REVIEW – Roger Horrocks, writer, filmmaker, Emeritus Professor – University of Auckland (from his introduction for Ron at the launch of Houses of the Small Sea Dead)
“Poetry today is sometimes seen as an esoteric, acquired taste, or as Ron Murray puts it, ‘it’s not everyone’s bag – they see it as a bit like competitive finger knitting.’ But poetry keeps on being written and read, because it is one of the oldest and best-preserved human activities. Indeed, poetry was invented before prose. Everyone understands the need for love poems. And poems are common at funerals and weddings, as limericks and anthems. We all enjoy the sharing of feelings and experiences in punchy, condensed form, and that is the basis for countless slogans and jingles, which can be like miniature poems. Some stick in our memory like earworms. And the world is full of songs, which basically are poems set to music. Even the most gangsta rapper is actually busy making poetry.
So, although the word poetry may at first suggest something woolly-woofterish, it is very much part of our lives. I was delighted to hear from Ron, who had once been a student in a poetry class I taught, that he was about to launch a collection of his poems – 80 or so pages, so a lot of living is recorded in this book – many experiences and ideas and feelings.
The unusual title – Houses of the Small Sea Dead – leaves you in no doubt that this is colourful stuff – poems written and collected over the years, like shells on a beach with interesting shapes. And indeed, beaches, boating and surfing feature prominently in this book. To quote: ‘A new stream of shells / strewn at the high-tide line / clattering lazily / as the waves / rushed the beach.’ Those shells are ‘the broken brilliant vacant houses of the small sea dead.’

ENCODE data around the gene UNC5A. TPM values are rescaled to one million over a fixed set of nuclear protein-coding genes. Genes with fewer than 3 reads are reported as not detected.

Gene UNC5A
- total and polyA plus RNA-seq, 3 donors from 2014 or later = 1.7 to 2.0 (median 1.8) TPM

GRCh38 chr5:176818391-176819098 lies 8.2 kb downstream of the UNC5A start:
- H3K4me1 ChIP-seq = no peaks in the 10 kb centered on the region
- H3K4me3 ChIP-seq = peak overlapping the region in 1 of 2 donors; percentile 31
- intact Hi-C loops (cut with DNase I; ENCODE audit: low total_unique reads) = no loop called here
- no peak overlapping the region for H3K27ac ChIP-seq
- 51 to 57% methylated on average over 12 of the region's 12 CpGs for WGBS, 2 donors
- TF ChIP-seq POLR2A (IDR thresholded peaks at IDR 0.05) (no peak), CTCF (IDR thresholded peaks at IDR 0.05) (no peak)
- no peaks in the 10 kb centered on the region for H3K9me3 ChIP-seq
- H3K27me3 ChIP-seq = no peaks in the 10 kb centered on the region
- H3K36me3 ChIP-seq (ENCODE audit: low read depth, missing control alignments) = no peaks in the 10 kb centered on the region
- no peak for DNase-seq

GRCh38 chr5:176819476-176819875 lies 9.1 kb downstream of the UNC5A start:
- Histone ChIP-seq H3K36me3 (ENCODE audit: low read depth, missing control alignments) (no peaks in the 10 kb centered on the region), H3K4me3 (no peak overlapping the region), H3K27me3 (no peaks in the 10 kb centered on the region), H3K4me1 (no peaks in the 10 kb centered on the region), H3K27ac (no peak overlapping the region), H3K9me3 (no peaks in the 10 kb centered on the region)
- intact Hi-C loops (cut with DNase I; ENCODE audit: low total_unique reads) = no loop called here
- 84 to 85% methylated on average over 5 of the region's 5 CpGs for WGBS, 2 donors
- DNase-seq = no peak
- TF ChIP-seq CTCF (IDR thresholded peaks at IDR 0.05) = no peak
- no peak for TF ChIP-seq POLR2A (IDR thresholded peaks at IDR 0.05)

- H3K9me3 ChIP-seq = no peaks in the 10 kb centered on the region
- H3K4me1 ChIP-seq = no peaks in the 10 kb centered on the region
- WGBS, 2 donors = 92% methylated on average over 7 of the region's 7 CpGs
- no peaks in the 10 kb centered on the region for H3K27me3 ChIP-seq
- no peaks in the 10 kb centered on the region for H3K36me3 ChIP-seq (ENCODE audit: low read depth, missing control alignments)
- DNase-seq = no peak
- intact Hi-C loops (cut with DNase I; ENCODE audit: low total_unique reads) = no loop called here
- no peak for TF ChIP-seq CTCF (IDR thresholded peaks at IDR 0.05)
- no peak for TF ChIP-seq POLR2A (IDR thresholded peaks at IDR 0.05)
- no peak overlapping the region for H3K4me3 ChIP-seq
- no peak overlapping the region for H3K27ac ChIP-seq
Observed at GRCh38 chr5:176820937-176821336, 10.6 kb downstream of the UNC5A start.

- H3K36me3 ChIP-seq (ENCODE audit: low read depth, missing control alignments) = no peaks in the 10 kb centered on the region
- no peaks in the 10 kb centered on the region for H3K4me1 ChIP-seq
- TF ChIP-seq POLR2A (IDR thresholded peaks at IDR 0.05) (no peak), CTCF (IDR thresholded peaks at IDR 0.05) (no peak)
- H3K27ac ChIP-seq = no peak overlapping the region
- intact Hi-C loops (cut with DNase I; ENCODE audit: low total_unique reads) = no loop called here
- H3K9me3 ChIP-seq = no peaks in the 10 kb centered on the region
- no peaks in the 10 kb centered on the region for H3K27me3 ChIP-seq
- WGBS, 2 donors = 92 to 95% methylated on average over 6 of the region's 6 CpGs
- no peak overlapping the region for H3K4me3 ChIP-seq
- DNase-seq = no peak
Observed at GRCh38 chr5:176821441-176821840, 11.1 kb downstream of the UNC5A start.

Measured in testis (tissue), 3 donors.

I’ve always enjoyed living in a country where we are never far from the sea, with all its flotsam and jetsam, its stories. And each poem has its story. One has the poet finding ‘a note / in a beached bottle / crisping and faded.’ Another has a boyhood memory of reading war comics and making a game of soldiers armed with driftwood. Another poem, a tribute to his brother Tony, has memories of: the wind whispering in the marram, the glint of a fish smoker, old rope and tartan, resin and red wine, and a hint of what’s over the horizon.
In many poems there is a sense of the pleasure of making things – kites, model aeroplanes, boats to prepare, wood to turn, meals to cook, songs to compose – and writing the poems themselves. As Ron says of his model aeroplane poem, that is ‘a small tribute to dreamers, visionaries and eccentrics, to the curious and creatives.’ He adds: ‘we need dreamers and people who make interesting and beautiful things, and not necessarily to the accepted blueprints.’ I think that applies equally to this book – though poems are also a special kind of thing to make. In Ron’s words: ‘Poets make no machines / and only build roads in the mind / backwood roads that butt / through a dry paper world.’
My congratulations to Ron for building so many roads in the mind for us. Congratulations also to his son for the illustrations.
Many of you will know Ron for his work in communication and PR – such as his previous book ‘Talking with your People’ – but in his poetry book he is still very much engaged in communication since these are poems we can all enjoy and relate to. It’s a fine collection.”